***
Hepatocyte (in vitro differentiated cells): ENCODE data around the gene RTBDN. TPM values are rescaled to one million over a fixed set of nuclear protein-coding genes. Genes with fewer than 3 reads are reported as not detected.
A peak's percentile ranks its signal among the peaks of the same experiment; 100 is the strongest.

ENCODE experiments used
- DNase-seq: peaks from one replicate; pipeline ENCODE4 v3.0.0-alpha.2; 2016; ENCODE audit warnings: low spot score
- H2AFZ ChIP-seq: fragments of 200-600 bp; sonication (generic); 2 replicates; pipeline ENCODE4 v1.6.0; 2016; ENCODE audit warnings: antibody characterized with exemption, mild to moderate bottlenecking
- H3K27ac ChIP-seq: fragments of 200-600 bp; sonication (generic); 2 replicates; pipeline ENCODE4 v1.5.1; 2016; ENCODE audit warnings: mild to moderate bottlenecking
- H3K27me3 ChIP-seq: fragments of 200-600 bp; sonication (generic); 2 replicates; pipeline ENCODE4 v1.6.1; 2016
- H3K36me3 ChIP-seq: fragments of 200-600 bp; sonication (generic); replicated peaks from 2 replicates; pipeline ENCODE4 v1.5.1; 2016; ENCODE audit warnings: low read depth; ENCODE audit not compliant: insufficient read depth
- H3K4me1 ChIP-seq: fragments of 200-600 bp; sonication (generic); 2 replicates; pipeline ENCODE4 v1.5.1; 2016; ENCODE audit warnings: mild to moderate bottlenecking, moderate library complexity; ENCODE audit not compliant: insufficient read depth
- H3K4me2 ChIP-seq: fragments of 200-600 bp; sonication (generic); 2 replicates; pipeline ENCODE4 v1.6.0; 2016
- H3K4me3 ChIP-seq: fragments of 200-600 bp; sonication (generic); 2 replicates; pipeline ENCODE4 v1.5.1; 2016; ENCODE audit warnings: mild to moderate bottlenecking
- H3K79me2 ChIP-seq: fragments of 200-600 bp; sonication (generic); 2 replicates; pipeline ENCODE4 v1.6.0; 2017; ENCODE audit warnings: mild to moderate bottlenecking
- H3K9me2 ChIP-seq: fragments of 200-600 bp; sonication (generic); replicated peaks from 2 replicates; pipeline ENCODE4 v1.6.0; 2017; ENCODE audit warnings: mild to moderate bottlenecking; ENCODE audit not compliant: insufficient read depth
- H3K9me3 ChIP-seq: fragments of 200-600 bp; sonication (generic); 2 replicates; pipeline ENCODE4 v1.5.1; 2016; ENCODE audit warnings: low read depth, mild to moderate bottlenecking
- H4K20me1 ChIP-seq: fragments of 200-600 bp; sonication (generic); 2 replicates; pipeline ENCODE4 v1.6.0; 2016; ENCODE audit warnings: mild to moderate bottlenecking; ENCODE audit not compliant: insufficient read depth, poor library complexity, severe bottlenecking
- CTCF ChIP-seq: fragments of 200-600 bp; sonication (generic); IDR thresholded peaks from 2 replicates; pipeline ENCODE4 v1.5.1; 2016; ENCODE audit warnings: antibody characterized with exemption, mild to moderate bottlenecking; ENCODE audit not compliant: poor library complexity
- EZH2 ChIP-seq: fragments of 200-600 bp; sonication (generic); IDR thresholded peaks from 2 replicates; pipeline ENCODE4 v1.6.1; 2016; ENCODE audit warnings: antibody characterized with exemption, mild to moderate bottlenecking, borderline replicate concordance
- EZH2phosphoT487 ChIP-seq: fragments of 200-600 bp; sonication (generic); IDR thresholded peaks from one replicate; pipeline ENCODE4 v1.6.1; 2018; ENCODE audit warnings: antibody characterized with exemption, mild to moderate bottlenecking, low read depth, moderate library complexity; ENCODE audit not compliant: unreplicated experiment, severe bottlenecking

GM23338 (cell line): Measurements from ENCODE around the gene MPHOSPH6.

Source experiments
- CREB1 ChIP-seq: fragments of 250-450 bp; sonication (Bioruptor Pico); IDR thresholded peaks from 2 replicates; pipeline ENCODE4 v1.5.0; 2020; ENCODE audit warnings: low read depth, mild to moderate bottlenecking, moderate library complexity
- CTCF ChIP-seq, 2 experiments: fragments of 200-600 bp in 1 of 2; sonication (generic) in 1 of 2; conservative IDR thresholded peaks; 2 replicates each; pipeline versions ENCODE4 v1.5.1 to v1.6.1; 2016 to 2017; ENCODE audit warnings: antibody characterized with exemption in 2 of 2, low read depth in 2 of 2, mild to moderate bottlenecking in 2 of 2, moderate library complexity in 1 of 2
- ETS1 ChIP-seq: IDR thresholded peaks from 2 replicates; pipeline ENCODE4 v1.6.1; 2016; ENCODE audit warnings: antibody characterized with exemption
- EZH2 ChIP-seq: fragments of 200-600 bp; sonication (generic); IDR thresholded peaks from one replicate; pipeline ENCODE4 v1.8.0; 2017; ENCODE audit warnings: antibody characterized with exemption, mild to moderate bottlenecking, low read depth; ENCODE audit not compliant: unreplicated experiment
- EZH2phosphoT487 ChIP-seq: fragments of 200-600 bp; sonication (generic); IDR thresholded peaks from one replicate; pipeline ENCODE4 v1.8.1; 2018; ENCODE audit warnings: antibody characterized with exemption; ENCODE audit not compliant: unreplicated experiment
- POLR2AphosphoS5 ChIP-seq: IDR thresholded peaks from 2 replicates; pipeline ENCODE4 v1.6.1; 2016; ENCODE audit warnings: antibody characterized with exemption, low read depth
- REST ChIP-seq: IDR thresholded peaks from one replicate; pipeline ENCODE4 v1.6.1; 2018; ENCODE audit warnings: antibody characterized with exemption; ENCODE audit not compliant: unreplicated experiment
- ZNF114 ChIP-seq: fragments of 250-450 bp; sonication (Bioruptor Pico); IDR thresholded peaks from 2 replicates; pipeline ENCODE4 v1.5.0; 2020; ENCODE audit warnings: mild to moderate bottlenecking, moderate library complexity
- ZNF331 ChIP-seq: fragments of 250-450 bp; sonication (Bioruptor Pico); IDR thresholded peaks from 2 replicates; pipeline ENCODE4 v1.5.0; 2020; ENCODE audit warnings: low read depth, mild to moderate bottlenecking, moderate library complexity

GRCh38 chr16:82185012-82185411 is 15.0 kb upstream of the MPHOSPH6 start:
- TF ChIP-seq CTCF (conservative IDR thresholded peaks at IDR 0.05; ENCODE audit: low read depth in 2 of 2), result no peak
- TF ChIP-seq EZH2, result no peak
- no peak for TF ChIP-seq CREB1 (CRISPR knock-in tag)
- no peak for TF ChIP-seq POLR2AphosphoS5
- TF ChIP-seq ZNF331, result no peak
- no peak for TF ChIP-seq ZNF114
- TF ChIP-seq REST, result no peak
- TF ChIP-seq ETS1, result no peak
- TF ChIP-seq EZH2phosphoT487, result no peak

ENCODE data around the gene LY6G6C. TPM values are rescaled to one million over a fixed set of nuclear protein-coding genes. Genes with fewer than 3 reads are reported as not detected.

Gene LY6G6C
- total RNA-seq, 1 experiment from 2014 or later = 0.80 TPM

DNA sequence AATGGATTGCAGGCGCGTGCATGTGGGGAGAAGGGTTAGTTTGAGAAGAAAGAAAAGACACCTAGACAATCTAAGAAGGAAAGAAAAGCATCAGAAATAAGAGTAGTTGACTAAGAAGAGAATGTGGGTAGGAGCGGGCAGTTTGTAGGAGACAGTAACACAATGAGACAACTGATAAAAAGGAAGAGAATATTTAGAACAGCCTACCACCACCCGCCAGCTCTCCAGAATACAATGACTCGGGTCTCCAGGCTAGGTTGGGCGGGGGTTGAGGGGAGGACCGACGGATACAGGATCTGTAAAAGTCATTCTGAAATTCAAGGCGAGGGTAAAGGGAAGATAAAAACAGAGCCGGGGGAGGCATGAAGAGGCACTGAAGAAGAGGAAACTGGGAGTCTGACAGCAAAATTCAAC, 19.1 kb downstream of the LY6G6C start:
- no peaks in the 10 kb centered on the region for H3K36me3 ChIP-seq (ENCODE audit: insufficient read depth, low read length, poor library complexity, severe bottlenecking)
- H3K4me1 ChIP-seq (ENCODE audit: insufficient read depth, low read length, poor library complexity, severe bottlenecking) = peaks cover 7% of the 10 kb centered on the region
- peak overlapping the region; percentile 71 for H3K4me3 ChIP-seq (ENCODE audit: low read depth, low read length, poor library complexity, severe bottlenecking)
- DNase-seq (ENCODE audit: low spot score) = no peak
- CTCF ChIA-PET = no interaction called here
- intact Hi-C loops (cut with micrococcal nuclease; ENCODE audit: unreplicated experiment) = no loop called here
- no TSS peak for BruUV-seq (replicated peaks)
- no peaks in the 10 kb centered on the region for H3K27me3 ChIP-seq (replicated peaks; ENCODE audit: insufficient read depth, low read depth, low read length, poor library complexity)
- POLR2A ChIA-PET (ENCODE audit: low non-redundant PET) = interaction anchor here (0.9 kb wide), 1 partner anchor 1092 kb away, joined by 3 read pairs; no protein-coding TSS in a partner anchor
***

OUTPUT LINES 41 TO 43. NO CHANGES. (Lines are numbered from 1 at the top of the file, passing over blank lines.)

Gene LY6G6C
- total RNA-seq, 1 experiment from 2014 or later = 0.80 TPM

DNA sequence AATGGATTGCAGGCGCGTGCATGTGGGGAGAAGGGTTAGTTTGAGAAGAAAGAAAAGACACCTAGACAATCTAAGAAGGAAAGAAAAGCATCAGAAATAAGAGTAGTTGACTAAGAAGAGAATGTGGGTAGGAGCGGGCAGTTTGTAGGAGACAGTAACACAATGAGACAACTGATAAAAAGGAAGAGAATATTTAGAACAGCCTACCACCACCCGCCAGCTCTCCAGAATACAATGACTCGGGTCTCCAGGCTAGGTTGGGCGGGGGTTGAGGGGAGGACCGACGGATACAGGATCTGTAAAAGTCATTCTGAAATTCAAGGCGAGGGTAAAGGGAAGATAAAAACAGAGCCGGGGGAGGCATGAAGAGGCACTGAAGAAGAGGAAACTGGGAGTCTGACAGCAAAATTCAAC, 19.1 kb downstream of the LY6G6C start: